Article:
The Historical Landscape

Article 17.05.2010 17:59

A note to students of cultural and historical geography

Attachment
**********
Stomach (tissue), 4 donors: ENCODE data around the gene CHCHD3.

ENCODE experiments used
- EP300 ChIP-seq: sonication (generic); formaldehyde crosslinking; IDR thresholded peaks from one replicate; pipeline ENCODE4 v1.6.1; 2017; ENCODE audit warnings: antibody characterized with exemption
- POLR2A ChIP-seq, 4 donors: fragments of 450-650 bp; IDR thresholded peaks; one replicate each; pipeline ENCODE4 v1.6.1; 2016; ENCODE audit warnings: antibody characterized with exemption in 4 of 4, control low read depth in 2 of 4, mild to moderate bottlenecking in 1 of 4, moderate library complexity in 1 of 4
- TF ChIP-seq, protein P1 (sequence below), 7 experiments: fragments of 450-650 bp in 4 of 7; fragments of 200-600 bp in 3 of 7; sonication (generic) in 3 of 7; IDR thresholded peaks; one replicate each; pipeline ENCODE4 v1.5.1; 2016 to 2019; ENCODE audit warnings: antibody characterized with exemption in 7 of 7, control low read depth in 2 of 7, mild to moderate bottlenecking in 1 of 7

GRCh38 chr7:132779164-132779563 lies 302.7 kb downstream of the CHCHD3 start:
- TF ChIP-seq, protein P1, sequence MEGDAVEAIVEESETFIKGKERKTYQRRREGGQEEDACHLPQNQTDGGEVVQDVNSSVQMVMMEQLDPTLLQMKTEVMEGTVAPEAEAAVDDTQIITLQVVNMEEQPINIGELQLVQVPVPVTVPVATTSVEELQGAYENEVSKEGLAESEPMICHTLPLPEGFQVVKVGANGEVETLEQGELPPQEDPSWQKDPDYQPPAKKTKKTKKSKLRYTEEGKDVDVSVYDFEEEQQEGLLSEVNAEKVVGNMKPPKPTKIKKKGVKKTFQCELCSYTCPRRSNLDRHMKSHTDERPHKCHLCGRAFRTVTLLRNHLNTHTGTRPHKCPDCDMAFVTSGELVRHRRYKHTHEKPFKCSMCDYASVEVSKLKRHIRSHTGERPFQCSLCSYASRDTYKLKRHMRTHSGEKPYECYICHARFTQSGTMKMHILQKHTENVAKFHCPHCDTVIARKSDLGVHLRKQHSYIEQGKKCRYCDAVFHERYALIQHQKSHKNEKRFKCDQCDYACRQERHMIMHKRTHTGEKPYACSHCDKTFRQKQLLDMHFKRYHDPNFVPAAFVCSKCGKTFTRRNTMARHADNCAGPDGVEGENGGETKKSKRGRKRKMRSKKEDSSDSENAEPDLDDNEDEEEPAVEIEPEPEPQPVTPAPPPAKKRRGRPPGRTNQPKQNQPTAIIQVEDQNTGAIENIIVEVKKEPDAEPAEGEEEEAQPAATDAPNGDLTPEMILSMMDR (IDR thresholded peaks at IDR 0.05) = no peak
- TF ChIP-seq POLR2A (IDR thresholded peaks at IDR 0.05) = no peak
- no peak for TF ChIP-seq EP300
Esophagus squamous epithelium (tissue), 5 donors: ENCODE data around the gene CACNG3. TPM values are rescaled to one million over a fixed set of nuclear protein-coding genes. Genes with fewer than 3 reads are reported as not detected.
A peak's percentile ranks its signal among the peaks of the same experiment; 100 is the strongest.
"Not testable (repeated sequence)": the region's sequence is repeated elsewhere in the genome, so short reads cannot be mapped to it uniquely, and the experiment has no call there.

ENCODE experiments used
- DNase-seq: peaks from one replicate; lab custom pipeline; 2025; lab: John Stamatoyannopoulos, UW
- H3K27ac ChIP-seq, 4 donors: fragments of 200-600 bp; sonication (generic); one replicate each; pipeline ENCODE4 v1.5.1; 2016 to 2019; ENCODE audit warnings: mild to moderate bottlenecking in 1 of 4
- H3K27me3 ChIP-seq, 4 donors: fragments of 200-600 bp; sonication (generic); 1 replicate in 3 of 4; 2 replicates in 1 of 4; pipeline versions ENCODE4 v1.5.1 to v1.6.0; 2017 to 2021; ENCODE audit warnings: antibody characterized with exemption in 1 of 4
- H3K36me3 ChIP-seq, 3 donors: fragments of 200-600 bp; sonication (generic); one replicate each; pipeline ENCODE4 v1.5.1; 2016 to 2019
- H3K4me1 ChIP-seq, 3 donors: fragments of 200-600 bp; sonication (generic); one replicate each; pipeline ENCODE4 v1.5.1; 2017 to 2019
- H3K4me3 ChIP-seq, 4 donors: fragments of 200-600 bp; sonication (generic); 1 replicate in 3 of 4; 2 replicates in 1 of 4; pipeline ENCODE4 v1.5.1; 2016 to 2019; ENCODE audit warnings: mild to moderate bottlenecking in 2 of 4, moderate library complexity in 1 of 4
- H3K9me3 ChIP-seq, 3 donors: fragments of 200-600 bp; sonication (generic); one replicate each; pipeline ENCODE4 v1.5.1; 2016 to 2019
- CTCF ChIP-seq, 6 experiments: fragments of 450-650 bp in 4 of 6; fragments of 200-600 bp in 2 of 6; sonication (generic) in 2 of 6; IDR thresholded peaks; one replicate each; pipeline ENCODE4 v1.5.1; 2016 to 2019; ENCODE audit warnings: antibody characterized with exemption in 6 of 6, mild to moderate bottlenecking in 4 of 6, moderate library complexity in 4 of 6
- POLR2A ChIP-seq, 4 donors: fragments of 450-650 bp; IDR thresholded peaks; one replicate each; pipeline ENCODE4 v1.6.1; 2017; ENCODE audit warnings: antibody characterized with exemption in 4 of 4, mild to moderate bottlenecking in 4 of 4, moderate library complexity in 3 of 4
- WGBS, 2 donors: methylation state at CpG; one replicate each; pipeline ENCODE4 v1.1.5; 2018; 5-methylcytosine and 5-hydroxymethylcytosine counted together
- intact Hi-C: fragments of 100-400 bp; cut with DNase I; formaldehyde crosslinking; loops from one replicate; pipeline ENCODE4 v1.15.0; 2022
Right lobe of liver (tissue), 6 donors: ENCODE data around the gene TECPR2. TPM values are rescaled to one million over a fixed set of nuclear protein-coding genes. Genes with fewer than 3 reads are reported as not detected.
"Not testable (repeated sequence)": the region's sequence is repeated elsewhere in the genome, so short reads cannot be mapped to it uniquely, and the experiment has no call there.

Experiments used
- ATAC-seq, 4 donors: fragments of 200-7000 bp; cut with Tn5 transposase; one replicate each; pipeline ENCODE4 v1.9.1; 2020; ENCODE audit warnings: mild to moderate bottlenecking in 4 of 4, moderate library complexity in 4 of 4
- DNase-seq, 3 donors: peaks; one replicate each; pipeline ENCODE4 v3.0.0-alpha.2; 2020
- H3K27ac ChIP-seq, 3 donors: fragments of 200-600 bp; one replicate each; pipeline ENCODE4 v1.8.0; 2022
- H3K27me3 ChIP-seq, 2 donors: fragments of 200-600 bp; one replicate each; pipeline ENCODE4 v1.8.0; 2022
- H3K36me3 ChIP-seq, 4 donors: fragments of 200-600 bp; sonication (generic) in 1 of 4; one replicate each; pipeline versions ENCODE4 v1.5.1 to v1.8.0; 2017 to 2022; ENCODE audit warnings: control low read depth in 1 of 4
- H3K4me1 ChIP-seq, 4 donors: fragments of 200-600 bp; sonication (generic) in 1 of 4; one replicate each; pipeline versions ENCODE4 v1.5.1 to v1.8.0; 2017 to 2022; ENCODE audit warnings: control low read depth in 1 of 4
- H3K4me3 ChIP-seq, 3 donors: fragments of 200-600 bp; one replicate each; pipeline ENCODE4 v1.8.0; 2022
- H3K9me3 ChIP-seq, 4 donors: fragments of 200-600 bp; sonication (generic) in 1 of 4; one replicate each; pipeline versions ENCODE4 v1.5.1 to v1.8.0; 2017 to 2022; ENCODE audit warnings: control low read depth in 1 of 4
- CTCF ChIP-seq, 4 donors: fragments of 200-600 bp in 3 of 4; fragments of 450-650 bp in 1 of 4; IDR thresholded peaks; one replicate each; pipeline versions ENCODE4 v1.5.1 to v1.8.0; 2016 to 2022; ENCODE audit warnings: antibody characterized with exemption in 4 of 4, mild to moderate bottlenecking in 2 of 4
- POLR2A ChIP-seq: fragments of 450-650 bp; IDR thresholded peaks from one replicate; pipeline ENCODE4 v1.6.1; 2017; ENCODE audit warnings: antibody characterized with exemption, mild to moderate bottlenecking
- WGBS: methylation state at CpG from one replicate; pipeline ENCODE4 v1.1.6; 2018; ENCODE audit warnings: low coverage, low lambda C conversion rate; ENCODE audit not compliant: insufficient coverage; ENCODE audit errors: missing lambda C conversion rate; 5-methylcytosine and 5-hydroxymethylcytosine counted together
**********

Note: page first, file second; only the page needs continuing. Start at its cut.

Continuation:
Personal knowledge of an actual landscape is essential for interpreting its past. On another level, there are countless reasons that are both gratifying to the thirst for knowledge, and to serve personal development, for having a more visceral appreciation of a place in time. For all the joys that antibacterial soap and microwavable entrees have provided, we labor under the specter of an unacceptable future beyond the most outlandish Victorian fantasy. The present is defined outside time and space by the anonymous shadow gods of Wall Street and wrought with uncertainty. Venturing onto an unfamiliar landscape exercises those innate spatial skills that modern life encourages most of us to ignore. Ours is not a virtual world, but an actual world. The feeling of nostalgia is a safeguard that the mind has devised to protect itself by questioning almighty now, and tether it to those events that shaped its being.


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